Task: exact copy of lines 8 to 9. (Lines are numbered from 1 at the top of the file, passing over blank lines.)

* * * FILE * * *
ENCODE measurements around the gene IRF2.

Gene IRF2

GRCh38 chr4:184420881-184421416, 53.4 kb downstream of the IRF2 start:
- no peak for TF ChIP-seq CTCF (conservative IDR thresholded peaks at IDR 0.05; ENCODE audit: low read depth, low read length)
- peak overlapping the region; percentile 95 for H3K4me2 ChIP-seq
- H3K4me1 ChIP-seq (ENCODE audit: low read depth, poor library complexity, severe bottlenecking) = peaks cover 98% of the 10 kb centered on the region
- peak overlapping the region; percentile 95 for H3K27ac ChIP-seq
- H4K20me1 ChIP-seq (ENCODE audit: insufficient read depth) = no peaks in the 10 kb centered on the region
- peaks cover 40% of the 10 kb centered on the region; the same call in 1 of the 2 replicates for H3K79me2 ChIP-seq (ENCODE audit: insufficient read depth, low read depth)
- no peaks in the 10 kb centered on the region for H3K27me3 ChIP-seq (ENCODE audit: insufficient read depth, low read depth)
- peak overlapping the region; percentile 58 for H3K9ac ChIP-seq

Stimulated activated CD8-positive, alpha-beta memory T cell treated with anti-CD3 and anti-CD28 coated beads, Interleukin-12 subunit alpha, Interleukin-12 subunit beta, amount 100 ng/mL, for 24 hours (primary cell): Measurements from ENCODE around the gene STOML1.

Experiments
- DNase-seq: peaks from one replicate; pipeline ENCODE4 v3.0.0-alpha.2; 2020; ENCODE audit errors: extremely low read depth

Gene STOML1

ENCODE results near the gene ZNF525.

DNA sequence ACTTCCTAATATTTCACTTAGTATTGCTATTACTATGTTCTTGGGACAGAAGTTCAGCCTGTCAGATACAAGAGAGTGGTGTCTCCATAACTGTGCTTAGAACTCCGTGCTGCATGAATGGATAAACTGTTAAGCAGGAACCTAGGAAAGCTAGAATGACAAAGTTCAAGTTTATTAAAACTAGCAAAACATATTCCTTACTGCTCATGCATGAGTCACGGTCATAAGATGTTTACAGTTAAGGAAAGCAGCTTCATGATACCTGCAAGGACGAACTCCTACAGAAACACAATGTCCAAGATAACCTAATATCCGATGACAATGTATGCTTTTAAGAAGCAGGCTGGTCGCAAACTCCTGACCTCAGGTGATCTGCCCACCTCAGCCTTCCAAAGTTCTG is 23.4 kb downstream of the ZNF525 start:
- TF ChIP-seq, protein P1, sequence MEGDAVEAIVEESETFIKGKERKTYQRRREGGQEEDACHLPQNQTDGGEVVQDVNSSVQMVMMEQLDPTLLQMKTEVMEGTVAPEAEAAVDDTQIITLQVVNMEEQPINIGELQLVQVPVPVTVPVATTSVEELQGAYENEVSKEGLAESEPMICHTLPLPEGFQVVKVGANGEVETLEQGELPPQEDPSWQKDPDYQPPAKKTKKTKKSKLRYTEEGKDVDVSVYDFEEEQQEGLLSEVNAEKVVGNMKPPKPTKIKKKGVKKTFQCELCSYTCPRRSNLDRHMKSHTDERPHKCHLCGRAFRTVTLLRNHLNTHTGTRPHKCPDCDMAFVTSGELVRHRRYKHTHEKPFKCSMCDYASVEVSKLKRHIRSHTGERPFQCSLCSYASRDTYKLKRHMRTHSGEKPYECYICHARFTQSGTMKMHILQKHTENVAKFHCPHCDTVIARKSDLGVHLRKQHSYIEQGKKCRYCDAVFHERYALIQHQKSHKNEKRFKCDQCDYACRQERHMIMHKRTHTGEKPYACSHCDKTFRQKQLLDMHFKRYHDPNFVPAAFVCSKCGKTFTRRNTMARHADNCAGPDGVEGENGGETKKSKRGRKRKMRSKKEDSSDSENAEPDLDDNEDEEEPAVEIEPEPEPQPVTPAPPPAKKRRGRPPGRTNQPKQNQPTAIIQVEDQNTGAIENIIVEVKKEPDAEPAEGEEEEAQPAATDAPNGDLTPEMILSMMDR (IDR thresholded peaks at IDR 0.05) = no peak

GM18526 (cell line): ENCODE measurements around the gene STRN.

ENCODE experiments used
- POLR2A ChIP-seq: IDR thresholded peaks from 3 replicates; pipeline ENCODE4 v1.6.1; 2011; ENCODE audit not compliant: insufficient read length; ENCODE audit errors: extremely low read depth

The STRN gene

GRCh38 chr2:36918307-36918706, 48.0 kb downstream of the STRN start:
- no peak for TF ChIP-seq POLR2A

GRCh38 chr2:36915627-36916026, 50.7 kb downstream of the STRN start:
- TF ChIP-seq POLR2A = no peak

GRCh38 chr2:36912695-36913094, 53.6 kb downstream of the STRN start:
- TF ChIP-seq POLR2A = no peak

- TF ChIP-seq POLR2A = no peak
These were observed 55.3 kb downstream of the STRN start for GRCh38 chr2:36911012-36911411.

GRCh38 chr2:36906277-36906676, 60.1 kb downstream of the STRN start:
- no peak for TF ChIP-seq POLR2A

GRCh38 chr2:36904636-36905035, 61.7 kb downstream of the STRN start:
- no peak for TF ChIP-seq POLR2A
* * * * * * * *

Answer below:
- H4K20me1 ChIP-seq (ENCODE audit: insufficient read depth) = no peaks in the 10 kb centered on the region
- peaks cover 40% of the 10 kb centered on the region; the same call in 1 of the 2 replicates for H3K79me2 ChIP-seq (ENCODE audit: insufficient read depth, low read depth)